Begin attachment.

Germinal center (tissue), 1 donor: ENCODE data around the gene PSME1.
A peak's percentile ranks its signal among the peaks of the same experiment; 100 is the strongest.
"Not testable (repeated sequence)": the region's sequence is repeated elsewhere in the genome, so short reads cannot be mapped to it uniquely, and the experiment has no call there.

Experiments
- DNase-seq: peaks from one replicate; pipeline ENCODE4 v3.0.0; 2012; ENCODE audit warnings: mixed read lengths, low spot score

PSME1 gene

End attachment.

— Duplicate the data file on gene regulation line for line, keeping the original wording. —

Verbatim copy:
Germinal center (tissue), 1 donor: ENCODE data around the gene PSME1.
A peak's percentile ranks its signal among the peaks of the same experiment; 100 is the strongest.
"Not testable (repeated sequence)": the region's sequence is repeated elsewhere in the genome, so short reads cannot be mapped to it uniquely, and the experiment has no call there.

Experiments
- DNase-seq: peaks from one replicate; pipeline ENCODE4 v3.0.0; 2012; ENCODE audit warnings: mixed read lengths, low spot score

PSME1 gene